We are assuming that:

The mortality rates across countries are accurate, and that a 3% death toll is a reasonable assumption to estimate the number of cases. This is tunable in the app

That the plane occupancy rates are 85% before the Irish lockdown and 35% after the lockdown. These are both tunable in the app

That the mortality rate does not change over time

That virus carriers boarding planes are randomly sampled from each country’s population

That there is a 21 day lag assumed from infection to death.

If you think you have better estimates or superior ways of estimating these quantities, please get in touch.

For attribution, please cite this work as

Nejad, et al. (2020, Sept. 17). The Hamilton Institute's COVID-19 Data Dive: Where did Ireland import its COVID-19 cases from?. Retrieved from https://www.hamilton.ie/covid19/posts/2020-09-17-where-did-ireland-imports-its-covid-19-cases-from/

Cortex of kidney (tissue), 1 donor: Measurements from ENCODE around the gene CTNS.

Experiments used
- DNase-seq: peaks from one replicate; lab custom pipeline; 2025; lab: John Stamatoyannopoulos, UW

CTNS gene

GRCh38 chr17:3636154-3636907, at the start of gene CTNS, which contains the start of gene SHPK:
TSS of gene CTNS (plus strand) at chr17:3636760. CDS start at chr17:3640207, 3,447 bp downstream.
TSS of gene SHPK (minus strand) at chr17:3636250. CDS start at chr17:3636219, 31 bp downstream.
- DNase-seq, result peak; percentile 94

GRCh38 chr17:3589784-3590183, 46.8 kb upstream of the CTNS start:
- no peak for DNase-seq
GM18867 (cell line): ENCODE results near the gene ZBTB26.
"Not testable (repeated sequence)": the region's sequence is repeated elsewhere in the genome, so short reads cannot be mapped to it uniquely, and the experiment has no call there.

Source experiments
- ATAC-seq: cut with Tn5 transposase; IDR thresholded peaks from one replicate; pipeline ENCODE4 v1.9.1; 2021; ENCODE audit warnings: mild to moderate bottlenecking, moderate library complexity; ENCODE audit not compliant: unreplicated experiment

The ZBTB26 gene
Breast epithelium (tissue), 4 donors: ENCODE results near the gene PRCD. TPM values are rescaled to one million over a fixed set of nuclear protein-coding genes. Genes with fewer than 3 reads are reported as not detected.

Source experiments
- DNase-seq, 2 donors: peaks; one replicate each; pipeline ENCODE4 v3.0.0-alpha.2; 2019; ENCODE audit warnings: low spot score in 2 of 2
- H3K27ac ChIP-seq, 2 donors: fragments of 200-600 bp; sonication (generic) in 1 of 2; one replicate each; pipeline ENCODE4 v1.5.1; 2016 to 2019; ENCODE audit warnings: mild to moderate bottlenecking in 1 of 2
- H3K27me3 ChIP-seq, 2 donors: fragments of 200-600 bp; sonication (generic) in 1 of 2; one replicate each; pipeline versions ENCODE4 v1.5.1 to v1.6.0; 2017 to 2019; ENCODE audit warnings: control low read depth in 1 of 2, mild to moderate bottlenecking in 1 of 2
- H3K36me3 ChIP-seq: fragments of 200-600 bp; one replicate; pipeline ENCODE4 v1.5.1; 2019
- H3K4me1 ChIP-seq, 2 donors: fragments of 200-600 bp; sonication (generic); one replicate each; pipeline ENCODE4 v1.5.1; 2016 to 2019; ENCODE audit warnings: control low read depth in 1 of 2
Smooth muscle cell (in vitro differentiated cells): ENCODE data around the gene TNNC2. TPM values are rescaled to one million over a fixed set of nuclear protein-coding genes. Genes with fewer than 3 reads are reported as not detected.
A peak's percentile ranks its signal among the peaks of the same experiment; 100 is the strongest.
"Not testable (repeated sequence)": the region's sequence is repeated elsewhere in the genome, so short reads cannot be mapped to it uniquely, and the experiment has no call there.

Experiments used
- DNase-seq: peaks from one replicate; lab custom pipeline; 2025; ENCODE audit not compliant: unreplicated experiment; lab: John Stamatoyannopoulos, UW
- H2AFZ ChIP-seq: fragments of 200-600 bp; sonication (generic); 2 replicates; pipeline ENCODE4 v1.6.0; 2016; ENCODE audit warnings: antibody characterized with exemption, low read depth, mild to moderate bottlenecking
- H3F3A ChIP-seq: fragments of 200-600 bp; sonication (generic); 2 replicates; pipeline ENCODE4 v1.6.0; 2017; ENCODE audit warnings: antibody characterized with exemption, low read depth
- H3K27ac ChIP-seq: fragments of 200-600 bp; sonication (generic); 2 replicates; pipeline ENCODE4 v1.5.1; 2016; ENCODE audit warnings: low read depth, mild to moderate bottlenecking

BibTeX citation

@misc{nejad2020where, author = {Nejad, Amin Shoari and Parnell, Andrew and Sarti, Danilo}, title = {The Hamilton Institute's COVID-19 Data Dive: Where did Ireland import its COVID-19 cases from?}, url = {https://www.hamilton.ie/covid19/posts/2020-09-17-where-did-ireland-imports-its-covid-19-cases-from/}, year = {2020} }